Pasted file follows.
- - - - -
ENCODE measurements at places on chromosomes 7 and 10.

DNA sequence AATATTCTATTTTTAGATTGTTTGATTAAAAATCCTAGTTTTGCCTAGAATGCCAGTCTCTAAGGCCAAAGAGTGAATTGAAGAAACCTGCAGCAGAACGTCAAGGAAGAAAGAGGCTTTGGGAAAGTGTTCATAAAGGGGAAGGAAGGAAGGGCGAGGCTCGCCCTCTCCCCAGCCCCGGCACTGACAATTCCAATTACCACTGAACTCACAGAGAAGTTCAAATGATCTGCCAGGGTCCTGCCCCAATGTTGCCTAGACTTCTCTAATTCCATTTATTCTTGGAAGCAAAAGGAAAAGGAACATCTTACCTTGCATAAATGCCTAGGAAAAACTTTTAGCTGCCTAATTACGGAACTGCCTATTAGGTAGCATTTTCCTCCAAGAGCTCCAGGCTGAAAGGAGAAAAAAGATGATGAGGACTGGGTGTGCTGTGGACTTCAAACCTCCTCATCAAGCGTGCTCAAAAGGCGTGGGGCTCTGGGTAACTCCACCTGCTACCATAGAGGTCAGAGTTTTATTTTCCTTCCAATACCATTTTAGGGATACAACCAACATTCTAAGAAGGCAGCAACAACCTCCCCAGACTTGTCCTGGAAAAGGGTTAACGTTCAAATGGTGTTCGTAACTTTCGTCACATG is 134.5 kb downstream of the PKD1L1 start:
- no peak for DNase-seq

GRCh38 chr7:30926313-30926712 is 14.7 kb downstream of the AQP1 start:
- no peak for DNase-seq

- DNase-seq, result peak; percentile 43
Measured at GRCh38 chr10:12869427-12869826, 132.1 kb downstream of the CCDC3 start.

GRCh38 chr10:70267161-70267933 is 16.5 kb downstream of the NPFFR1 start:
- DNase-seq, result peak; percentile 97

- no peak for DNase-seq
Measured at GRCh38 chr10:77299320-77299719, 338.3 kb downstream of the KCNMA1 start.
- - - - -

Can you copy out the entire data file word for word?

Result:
ENCODE measurements at places on chromosomes 7 and 10.

DNA sequence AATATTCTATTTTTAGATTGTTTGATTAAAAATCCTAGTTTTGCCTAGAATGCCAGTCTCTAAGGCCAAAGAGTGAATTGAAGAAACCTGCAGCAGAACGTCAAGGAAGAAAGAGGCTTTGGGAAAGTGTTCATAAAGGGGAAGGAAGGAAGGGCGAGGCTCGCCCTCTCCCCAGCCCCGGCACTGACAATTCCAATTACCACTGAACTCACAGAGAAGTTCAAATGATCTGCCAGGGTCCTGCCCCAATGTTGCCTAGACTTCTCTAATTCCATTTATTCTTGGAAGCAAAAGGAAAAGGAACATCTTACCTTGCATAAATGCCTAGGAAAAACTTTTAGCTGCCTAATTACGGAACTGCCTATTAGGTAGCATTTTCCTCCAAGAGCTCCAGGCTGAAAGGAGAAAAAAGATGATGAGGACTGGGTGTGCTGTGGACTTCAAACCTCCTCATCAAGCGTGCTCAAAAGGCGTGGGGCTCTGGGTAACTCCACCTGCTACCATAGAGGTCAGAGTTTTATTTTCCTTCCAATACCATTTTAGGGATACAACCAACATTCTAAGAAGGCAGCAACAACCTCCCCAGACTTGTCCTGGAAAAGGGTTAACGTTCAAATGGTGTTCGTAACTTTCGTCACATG is 134.5 kb downstream of the PKD1L1 start:
- no peak for DNase-seq

GRCh38 chr7:30926313-30926712 is 14.7 kb downstream of the AQP1 start:
- no peak for DNase-seq

- DNase-seq, result peak; percentile 43
Measured at GRCh38 chr10:12869427-12869826, 132.1 kb downstream of the CCDC3 start.

GRCh38 chr10:70267161-70267933 is 16.5 kb downstream of the NPFFR1 start:
- DNase-seq, result peak; percentile 97

- no peak for DNase-seq
Measured at GRCh38 chr10:77299320-77299719, 338.3 kb downstream of the KCNMA1 start.